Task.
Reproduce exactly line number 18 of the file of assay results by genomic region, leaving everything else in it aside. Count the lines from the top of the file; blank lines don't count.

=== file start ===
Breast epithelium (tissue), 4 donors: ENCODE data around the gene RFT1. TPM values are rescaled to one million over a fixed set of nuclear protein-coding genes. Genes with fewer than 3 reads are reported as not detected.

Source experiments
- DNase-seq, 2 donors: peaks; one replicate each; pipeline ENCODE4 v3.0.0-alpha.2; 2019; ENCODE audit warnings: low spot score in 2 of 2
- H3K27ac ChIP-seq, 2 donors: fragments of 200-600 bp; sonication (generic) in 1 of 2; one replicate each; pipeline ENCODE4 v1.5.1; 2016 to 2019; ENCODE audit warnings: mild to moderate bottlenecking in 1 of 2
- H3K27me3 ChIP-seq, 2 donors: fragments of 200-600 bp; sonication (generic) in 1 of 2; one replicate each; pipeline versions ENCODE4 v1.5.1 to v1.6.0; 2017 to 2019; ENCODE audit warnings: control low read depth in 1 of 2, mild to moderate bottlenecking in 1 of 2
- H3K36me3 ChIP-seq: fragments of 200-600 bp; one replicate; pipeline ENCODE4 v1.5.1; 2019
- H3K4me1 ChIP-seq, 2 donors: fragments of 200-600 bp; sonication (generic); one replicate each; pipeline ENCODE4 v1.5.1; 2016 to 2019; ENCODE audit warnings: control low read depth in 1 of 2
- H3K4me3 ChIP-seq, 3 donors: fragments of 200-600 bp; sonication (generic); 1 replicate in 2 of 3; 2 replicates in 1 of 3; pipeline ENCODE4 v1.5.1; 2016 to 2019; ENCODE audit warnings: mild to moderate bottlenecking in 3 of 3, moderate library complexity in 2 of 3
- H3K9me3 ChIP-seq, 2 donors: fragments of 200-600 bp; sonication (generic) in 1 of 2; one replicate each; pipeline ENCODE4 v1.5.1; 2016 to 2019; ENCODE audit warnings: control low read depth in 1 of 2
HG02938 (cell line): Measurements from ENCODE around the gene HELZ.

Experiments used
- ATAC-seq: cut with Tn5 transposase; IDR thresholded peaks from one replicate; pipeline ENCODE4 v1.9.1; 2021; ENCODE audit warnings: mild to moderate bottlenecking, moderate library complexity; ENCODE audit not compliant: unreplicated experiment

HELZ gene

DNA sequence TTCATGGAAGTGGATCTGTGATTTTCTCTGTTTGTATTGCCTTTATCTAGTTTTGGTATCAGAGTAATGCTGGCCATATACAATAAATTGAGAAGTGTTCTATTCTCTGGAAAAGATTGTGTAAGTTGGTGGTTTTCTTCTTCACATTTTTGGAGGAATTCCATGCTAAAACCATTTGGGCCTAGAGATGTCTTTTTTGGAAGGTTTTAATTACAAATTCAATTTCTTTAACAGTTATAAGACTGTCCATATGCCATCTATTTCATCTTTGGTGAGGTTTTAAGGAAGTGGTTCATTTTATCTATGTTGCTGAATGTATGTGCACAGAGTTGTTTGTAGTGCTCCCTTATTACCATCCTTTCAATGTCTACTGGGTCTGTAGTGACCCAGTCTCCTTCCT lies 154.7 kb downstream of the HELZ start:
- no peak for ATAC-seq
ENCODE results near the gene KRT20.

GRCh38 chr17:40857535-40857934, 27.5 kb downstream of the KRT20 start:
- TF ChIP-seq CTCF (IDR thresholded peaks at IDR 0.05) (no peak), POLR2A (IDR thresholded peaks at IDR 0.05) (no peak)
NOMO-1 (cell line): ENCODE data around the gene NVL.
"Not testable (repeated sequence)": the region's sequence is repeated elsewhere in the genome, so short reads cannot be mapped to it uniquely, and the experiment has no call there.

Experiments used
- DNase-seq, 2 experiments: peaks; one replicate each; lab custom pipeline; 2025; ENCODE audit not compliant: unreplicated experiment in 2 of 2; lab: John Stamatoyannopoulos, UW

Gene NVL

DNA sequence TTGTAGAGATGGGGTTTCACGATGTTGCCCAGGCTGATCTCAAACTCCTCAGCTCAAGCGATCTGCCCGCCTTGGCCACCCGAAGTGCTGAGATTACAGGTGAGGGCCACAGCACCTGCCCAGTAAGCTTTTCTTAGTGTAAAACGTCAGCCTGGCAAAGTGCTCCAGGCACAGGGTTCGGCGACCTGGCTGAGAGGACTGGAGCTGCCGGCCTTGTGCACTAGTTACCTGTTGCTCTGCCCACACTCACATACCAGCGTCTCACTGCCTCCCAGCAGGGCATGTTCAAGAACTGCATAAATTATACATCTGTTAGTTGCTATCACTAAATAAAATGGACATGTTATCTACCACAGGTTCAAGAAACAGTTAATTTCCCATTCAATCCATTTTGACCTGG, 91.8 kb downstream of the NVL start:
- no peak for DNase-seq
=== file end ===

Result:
- TF ChIP-seq CTCF (IDR thresholded peaks at IDR 0.05) (no peak), POLR2A (IDR thresholded peaks at IDR 0.05) (no peak)